NEW YORK (Sep. 5)
Some 120 Jewish leaders, directors and heads of Jewish educational institutions and Israeli officials gathered here yesterday to discuss the Yom Kippur War and its broad implications for the world Jewish community. The special seminar, titled “The Yom Kippur War: One Year After,” was convoked by the World Zionist Organization-American Section and held at 515 Park Ave.
The seminar was led by Dr. Moshe Davis, founding head of the Institute of Contemporary Jewry of the Hebrew University of Jerusalem and editor of the newly published volume, “The Yom Kippur War, Israel and the Jewish People.” The book, published by Arno Press and Herzl Press, was the basis for the seminar discussion.
Dr. Davis stated that the Yom Kippur War is “an unending war,” a war that has placed once again on the agenda “the problem of the physical survival of the Jewish people.” The war, he asserted, was only a link in the chain of struggles over the decades for the survival of the Jewish people in fulfillment of its peoplehood.
Discussing the lesson of the war for world Jewry in its relation to Israel, Dr. Davis stated that the war “reaffirmed the essentiality of Israel in the existential concern of the Jewish people.” Thus, he noted, there is a need to create a “comprehensive program” to deal with the question of world Jewry and Israel. Dr. Davis called for “mutual responsibility” between the diaspora and Israel and urged that Jewish education be broadened, especially the teaching of Hebrew.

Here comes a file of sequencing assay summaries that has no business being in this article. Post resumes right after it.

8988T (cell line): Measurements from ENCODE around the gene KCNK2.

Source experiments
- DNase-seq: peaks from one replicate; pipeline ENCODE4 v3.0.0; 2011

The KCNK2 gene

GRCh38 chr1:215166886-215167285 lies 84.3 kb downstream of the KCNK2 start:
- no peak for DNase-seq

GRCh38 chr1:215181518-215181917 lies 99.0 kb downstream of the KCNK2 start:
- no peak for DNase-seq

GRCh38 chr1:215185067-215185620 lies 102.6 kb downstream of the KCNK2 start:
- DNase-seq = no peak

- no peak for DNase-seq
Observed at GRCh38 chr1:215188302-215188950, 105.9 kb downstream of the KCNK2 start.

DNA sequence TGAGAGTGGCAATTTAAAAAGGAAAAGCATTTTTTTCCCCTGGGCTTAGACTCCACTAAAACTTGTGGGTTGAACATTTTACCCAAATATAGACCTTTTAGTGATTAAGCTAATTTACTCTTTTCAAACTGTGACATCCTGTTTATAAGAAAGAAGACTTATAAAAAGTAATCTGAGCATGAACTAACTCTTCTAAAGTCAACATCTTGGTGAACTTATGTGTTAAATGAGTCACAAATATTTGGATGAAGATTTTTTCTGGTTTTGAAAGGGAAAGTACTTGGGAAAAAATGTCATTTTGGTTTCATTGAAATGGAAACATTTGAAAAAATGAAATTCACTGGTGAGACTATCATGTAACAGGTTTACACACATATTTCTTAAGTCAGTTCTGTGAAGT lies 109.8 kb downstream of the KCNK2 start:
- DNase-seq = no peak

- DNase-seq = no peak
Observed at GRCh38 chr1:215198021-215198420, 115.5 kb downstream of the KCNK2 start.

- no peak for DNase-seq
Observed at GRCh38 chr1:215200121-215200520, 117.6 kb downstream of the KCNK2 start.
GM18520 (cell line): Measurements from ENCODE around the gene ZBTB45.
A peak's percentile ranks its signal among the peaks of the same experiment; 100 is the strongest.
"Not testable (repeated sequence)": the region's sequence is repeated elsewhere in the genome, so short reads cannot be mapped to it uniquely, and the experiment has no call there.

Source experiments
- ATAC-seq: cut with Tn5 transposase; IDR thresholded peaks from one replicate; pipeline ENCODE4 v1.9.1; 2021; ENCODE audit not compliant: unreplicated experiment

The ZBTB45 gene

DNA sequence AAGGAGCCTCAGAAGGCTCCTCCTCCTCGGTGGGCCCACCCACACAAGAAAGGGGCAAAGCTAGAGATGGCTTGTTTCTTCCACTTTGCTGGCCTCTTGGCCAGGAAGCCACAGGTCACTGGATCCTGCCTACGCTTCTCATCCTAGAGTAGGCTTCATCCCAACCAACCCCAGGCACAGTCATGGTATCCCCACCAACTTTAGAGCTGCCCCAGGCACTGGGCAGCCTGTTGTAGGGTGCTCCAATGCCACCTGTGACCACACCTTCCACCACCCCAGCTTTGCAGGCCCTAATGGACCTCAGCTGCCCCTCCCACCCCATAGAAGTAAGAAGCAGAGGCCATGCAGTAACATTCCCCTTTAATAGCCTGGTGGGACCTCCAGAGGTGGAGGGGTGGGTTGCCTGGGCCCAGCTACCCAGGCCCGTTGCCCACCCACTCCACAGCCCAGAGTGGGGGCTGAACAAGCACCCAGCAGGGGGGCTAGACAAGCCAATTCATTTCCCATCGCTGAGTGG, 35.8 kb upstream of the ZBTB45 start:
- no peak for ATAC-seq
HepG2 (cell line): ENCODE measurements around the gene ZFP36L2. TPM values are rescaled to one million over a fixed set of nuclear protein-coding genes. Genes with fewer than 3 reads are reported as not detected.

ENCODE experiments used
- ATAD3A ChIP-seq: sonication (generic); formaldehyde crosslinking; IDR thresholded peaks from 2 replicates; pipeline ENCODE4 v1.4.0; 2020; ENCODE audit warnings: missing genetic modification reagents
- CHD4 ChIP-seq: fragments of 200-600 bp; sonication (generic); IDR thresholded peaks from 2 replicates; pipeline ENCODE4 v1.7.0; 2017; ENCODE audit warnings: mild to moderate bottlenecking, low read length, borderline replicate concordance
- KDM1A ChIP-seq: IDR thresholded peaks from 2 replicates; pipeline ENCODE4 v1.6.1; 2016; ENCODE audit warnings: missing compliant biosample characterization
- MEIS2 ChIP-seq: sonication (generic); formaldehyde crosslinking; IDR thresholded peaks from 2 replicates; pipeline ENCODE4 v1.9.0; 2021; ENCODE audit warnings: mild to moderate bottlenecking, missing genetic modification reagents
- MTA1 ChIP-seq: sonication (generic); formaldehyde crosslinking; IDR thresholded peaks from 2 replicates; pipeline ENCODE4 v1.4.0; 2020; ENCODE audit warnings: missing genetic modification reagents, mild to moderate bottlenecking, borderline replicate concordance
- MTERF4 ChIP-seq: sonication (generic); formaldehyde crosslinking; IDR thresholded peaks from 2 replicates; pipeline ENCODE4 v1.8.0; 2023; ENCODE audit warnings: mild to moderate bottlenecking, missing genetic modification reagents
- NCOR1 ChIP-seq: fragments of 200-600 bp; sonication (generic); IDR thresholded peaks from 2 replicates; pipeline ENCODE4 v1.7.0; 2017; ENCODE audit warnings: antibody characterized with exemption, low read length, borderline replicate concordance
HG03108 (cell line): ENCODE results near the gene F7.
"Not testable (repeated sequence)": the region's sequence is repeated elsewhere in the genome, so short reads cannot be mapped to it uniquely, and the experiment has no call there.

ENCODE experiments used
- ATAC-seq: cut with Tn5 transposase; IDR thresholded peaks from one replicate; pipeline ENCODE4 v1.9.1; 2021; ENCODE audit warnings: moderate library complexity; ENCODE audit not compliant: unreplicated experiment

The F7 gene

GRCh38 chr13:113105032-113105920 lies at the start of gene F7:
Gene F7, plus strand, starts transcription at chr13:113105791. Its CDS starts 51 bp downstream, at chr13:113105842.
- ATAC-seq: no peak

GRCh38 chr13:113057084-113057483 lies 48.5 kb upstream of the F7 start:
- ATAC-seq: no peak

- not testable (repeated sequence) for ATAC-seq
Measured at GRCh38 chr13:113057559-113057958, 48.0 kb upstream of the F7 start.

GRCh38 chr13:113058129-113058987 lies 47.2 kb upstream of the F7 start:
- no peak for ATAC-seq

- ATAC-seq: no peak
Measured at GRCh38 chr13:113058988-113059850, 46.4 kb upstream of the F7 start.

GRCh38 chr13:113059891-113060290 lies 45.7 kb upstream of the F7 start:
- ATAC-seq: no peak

URGES PROGRAM OF JEWISH HISTORY
Dr. Emil Lehman, director of the Herzl Institute, presented an action proposal in the field of Jewish education and Jewish community activities, needs that were sharpened by the Yom Kippur War. He called for an intensified program of Jewish history, the history of the State of Israel and Jewish culture at all levels of the Jewish community: adults, teenagers and community leaders to learn “where did we fail.”
Dr. Lehman said that there is a need to plan “for future emergencies” and to create “Jewish intelligence” so the Jewish community could avoid image distortion by the media and “the public relations defeat we have suffered after the war,” explaining that Israel still had to defend its “legitimacy” to the public.
The need for furthering Jewish education and Jewish consciousness was also discussed by Dr. Abraham P. Gannes, director of the Department of Education and Culture of the WZO-American Section. He observed that those who were exposed to Jewish education “have responded the most during the Yom Kippur War.” Mrs. Charlotte Jacobson, chairman of the WZO-American Section, presided at the seminar.